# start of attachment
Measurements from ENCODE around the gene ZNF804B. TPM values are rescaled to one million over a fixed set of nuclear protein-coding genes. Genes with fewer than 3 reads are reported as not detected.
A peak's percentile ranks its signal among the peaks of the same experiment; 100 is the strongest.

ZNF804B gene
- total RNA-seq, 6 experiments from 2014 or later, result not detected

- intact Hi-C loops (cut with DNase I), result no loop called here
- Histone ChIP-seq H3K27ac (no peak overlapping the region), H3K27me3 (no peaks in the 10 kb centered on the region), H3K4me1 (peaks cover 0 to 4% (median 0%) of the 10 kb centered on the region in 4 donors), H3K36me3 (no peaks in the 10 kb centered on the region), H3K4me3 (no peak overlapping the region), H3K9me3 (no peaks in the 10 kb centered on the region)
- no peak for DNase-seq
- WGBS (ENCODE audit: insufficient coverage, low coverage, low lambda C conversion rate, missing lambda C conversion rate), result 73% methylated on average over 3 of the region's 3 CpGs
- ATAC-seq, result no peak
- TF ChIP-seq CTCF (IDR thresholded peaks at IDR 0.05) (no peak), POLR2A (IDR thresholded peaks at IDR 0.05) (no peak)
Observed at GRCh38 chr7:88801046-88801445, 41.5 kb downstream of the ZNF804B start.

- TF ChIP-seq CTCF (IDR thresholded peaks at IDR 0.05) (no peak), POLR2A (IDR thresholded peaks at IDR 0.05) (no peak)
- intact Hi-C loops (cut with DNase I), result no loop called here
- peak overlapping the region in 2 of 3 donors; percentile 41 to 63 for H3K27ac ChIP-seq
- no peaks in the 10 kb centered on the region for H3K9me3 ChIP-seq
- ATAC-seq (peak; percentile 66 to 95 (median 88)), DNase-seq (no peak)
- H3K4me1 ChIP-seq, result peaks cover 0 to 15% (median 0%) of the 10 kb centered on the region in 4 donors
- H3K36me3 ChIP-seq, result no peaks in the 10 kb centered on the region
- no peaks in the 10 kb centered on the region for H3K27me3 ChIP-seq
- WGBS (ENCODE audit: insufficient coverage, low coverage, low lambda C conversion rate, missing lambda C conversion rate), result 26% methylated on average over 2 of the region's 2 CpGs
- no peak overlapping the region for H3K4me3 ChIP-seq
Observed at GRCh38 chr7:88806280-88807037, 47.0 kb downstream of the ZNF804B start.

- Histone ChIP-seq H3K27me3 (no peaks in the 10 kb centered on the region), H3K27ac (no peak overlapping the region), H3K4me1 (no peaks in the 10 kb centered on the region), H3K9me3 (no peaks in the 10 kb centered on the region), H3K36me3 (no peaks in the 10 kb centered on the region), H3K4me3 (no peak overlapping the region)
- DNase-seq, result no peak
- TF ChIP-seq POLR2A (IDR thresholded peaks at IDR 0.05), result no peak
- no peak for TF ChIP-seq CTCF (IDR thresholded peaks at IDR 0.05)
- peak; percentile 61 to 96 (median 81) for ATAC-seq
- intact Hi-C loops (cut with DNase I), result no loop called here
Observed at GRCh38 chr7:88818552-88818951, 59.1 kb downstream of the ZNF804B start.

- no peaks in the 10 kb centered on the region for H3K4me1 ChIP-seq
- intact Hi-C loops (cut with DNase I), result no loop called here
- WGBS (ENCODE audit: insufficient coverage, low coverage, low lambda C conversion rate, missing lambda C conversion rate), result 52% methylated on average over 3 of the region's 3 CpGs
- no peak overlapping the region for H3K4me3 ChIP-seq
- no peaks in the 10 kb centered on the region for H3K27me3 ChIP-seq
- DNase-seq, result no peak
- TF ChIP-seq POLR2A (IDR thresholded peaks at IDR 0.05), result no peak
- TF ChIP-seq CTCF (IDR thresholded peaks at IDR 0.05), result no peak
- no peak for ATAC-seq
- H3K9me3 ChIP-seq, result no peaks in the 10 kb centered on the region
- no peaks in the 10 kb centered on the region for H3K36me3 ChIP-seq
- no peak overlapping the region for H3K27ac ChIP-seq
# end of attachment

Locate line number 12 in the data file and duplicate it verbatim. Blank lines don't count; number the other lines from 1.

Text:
- TF ChIP-seq CTCF (IDR thresholded peaks at IDR 0.05) (no peak), POLR2A (IDR thresholded peaks at IDR 0.05) (no peak)